NYC’s minority- and women-owned businesses still falling short in obtaining city contracts, pols say

Minority- and women-owned businesses (M/WBEs) in the Big Apple are not only not getting enough city contracts, but also didn’t get enough of the pandemic financial relief made available, City Council members reported Monday.

Council members Julie Won, Chair, Committee on Contracts; Julie Menin, Chair, Committee on Small Business; and Francisco Moya, Chair, Subcommittee on COVID Recovery and Resiliency held the April 4 meeting focused on the state of M/WBEs in the city as part of the overall economic recovery.

During the hearing, the impact of COVID-19 on M/WBEs (Minority and Women owned Business Enterprise) and Introduction 14, a bill that would require the Division of Economic and Financial Opportunity with the Department of Small Business Services and the Mayor’s Office of Contract Services to use the most recent data available when considering revisions to citywide M/WBE participation goals, as well as supporting minority and women owned businesses.

“From the small business committee perspective, I am interested in a productive conversation on how we can jumpstart the recovery of minority owned businesses and increase utilization rates of M/WBEs,” said council member Julie Menin. “Minority owned businesses have been disproportionately impacted by the economic devastation caused by the pandemic. According to national data, Black owned businesses were more than twice as likely to close than White owned businesses.”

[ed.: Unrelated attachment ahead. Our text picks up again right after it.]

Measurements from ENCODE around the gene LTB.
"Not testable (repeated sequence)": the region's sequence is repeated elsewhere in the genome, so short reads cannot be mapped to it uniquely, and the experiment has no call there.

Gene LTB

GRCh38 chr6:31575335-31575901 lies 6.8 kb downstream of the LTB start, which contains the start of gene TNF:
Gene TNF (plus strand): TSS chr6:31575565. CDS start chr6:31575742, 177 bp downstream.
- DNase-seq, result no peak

According to Menin, a controller survey from June of 2020 found that 25% of M/WBE members surveyed said they did not apply for federal or city funding during the pandemic because of restrictive application criteria needed to qualify for aid.

The council members agreed this seemingly discriminatory process for aid or funding relief was grounds for revisions to the citywide M/WBE participation goal. Furthermore, council member Julie Won insisted and indicated that many city agencies were not meeting their pledge to hire or sponsor at least 30% of women or minority owned businesses and services.

“[We are] still falling short of the 30% M/WBE contracting goal,” said council member Won. “Only a handful of city agencies are shouldering the load for the administration’s responsibility for M/WBE contracting. Much more remains to be done to ensure mayoral agencies are also working the 30% utilization goal.

Council members also announced during the hearing that they would be working to edit and amend certain aspects of the M/WBE protocol to partner with more city agencies in order to strategically identify possible contracting areas that have a high number of M/WBE firms, build out and maintain a list of prequalified firms and get contracts in the pipeline that utilize these qualified lists in order to further support M/WBE.

“Transparency and sharing data on those disparities and in our efforts to close them, are pillars of the city’s M/WBE program philosophy,” said SBS Deputy Commissioner Dynishal Gross. “The data we rely on and share should be as current as possible. The city is committed to making New York a more equitable and inclusive place for M/WBEs to operate. We know that working closely with the council is critical to achieving this shared goal.”

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